Why do general contractors have such a bad rap? What’s so hard with taking precise technical instructions and making a building out of them? Be sure to ask yourself this next time you put that outdoor grill together, or install a garbage disposal or replace the broken toilet. General construction is a thankless business filled with good and bad players and notorious for oversight and finger pointing. How in the world do you work with a general contractor that is continuously talking over your head and leaving you second guessing every word of the conversation? Very easy, hire someone to manage this for you! You think a construction manager is going to break the budget? Try redoing your project 3 times and then compare the costs… Making sense yet?
For some reason, companies will spend thousands of dollars on great attorneys, talented architects, gifted engineers, elite advisors and then hire the lowest bidder to construct the very thing that they hired all the previous talent to create. It is quite comical when you sit back and really think about it! How did general construction get the shortest straw? The short answer is LINEUP (basically where this process falls in comparison to the other store development processes).
Capital, time and patience are all in very short supply when the general construction phase begins and the anticipation associated with opening your doors for business becomes so close you can literally taste it. It is a fact of life for the general contractor and will probably remain that way for many years to come.
Project costs change over time as due diligence continues to develop, store layouts firm up, decision makers put down their pencils and architects and engineers finalize plans. It is very important to plan for these changes early in the development cycle, because change is going to happen. It is very important to know your material costs along with your FF&E package (Furniture, Fixtures & Equipment) if you plan on properly estimating general construction costs. It is also extremely important to know how the landlord is to deliver your space. Some restaurant tenants try to use TIA (Tenant Improvement Allowance) as a catch all for oversight (not recommended). More sophisticated tenants create a ‘Landlord Work Letter’ standard that is included as an exhibit to the lease contract. This letter places most of the permanent build out requirements in the hands of the landlord and standardizes the typical build out costs of most multi-unit restaurants. A well-crafted landlord work letter can create leverage and expedite the store development process if used correctly.
Periodic proforma updates are a necessary component of store development and should be performed at various milestones throughout the due diligence process. This keeps everyone sharp and more importantly, honest, throughout the entire project. For example, a preliminary proforma should be used during the LOI (Letter of Intent) negotiations with input from an experienced construction manager and operations discipline.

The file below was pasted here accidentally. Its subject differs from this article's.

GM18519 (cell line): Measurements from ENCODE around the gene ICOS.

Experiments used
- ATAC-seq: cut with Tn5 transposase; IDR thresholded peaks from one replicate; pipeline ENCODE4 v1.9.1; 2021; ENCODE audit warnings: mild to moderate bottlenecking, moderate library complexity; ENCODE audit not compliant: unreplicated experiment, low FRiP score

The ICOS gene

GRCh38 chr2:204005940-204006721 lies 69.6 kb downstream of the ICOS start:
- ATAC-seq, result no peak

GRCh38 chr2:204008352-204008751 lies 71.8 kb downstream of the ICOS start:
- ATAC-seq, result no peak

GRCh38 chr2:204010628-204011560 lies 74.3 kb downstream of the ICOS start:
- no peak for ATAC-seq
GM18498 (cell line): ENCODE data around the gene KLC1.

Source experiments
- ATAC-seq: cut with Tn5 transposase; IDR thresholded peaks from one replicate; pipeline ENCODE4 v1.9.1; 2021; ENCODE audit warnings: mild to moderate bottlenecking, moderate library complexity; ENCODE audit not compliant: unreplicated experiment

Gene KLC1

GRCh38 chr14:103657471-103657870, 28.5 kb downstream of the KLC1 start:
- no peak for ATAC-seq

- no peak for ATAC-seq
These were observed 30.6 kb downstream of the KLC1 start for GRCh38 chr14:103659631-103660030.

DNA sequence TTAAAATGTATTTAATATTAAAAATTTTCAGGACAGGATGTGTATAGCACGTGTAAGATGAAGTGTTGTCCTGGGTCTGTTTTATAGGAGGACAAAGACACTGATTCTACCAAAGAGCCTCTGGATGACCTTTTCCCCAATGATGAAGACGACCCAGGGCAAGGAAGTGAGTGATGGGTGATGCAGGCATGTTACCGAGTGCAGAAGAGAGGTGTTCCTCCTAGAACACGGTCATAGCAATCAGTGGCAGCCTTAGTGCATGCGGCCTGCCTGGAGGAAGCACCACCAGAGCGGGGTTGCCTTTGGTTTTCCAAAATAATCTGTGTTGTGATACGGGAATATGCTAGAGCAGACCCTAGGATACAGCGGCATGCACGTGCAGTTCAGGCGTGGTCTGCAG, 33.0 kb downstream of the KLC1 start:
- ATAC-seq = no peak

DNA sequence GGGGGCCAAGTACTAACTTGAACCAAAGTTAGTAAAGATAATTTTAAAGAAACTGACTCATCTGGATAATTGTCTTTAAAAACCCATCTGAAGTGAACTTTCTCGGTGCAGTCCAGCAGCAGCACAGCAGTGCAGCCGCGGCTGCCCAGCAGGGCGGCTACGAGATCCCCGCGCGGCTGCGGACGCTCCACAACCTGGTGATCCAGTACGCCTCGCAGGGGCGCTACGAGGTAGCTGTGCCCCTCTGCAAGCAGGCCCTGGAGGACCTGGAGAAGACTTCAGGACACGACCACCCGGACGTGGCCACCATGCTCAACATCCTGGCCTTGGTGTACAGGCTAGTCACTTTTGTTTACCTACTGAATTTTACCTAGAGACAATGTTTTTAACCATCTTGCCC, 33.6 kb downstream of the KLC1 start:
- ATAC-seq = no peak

As the deal matures from LOI execution to Lease/Contract execution, certain due diligence should have taken place that forces the team to dust off the old preliminary proforma and revise it with the most relevant information. Once the construction drawings are complete by the architects and engineers, the proforma should once again be reviewed by the team with lead from the construction discipline. Now that you have actual material quantities, complete FF&E plans, scopes of work and time lines established, you have everything you need for a pre-construction estimate (except for the general contractor’s bid). With this information in hand, you can now bid out your project to various general contractors. This process allows you to question/confirm/critique the bids that you receive back from your general contractors and therefore reduces the risk of someone taking advantage of you.
Call it keeping them honest or risk mitigation, the bottom line is that you are being wise with you money, time and energy. With simple organization and a good understanding of your business, the gut wrenching process of general construction can actually be enlightening. You will earn some great street credit and you don’t have to be a licensed general contractor to understand this process. There are too many details in this business for anyone to fully master. Hiring the right talent to guide you through best in class practices that have taken 1,000’s of sites and billions of dollars to develop is really what your goal should be in this phase of the process. Learning these lessons on your own requires DEEP pockets and patience on a scale that is beyond human expectation.
For more information on our unique approach to general construction, please do not hesitate to call us direct anytime or shoot us an e-mail with your questions and we will be sure to promptly respond.